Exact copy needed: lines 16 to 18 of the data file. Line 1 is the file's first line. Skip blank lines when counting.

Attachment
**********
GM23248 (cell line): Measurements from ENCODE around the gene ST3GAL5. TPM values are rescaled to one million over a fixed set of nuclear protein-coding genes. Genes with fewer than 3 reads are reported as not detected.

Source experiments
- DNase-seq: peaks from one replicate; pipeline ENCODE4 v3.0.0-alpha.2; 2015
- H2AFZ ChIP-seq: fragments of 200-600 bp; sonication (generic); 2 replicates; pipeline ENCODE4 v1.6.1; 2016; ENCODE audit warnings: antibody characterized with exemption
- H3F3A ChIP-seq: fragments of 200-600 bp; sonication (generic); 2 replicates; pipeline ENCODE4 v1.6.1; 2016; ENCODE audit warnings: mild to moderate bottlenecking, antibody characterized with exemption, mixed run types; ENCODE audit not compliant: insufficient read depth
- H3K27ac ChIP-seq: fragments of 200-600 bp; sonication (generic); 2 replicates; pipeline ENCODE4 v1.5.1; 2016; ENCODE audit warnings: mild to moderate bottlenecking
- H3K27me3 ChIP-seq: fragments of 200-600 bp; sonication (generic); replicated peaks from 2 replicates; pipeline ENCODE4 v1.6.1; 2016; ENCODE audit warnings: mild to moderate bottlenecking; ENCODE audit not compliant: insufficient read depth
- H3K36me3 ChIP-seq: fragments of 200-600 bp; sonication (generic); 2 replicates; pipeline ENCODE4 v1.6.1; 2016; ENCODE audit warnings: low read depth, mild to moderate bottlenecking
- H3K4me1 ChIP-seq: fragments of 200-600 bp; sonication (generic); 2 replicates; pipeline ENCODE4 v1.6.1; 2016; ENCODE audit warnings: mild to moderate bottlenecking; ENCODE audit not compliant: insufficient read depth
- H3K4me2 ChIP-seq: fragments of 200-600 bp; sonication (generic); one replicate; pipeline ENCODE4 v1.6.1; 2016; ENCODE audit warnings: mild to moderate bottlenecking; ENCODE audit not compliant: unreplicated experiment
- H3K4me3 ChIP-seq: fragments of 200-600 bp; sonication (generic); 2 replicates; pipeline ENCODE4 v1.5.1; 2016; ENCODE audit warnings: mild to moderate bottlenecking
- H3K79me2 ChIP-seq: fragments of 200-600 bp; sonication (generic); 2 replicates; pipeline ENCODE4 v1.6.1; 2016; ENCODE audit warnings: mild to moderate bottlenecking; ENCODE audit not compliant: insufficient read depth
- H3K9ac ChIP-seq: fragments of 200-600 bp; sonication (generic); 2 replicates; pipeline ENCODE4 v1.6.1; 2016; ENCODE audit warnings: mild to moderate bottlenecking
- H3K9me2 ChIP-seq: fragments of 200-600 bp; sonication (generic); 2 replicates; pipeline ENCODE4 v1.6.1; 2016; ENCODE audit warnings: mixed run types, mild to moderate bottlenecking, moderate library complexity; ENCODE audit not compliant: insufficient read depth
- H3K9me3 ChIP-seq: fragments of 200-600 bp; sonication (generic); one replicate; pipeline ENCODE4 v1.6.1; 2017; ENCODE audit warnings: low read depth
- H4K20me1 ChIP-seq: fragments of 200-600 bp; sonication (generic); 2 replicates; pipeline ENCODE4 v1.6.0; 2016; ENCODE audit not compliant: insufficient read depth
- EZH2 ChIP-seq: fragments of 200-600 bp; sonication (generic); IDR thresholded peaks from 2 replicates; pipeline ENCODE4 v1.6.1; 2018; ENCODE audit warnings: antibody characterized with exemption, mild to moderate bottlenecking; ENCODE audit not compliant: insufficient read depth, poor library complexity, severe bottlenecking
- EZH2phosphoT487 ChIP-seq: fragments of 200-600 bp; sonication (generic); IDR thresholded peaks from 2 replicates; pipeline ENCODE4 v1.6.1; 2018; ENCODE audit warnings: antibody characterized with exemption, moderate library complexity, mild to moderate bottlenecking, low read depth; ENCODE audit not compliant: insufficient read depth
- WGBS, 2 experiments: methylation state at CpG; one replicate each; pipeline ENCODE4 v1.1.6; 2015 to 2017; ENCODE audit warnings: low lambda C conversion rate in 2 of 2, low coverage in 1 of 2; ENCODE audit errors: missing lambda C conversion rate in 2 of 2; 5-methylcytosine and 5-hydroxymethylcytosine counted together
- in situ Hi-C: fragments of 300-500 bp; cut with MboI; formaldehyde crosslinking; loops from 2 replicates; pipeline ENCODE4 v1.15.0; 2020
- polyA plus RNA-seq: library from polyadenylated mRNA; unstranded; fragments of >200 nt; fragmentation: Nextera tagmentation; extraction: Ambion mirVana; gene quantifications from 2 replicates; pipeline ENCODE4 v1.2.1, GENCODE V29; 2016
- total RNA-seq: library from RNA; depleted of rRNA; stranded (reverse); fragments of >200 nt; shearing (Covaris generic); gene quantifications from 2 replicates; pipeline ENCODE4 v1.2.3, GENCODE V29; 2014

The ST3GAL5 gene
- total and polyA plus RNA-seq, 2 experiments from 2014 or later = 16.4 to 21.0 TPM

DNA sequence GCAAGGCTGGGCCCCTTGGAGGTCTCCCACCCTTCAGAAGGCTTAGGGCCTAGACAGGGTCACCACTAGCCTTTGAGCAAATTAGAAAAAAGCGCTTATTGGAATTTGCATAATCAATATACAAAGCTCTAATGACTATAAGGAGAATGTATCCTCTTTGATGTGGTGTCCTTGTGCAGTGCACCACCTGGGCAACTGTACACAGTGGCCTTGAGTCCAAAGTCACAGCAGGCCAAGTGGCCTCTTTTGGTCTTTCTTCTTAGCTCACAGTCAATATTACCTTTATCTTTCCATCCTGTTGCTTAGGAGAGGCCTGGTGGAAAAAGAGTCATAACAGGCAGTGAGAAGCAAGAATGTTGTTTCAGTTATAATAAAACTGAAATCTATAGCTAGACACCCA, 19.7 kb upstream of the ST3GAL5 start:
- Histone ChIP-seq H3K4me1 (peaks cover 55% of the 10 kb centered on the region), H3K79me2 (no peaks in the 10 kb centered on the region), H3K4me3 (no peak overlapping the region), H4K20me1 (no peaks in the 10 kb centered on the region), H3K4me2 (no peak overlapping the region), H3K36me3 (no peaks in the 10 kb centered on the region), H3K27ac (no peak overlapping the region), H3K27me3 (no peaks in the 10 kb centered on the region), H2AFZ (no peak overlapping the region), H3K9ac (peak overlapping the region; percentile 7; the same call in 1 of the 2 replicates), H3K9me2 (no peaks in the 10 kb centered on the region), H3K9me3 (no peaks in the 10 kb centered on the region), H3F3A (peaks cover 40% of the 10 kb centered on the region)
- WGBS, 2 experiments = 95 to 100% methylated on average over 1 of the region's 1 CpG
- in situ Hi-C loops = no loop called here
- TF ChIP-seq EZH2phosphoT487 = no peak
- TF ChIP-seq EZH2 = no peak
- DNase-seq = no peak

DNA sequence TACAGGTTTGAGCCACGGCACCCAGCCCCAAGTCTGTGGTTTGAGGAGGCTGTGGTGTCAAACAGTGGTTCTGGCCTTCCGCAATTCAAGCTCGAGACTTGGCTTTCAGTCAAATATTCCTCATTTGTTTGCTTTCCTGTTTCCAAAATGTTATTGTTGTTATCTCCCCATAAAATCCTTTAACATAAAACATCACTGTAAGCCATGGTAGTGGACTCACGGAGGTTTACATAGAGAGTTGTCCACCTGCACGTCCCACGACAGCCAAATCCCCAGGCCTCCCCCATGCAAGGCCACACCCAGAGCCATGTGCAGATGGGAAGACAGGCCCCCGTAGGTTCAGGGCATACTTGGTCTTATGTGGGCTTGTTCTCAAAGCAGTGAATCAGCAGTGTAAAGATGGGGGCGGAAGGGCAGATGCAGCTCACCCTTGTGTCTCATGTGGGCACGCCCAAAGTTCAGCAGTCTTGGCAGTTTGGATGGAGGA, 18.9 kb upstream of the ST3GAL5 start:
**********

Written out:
- H4K20me1 ChIP-seq: fragments of 200-600 bp; sonication (generic); 2 replicates; pipeline ENCODE4 v1.6.0; 2016; ENCODE audit not compliant: insufficient read depth
- EZH2 ChIP-seq: fragments of 200-600 bp; sonication (generic); IDR thresholded peaks from 2 replicates; pipeline ENCODE4 v1.6.1; 2018; ENCODE audit warnings: antibody characterized with exemption, mild to moderate bottlenecking; ENCODE audit not compliant: insufficient read depth, poor library complexity, severe bottlenecking
- EZH2phosphoT487 ChIP-seq: fragments of 200-600 bp; sonication (generic); IDR thresholded peaks from 2 replicates; pipeline ENCODE4 v1.6.1; 2018; ENCODE audit warnings: antibody characterized with exemption, moderate library complexity, mild to moderate bottlenecking, low read depth; ENCODE audit not compliant: insufficient read depth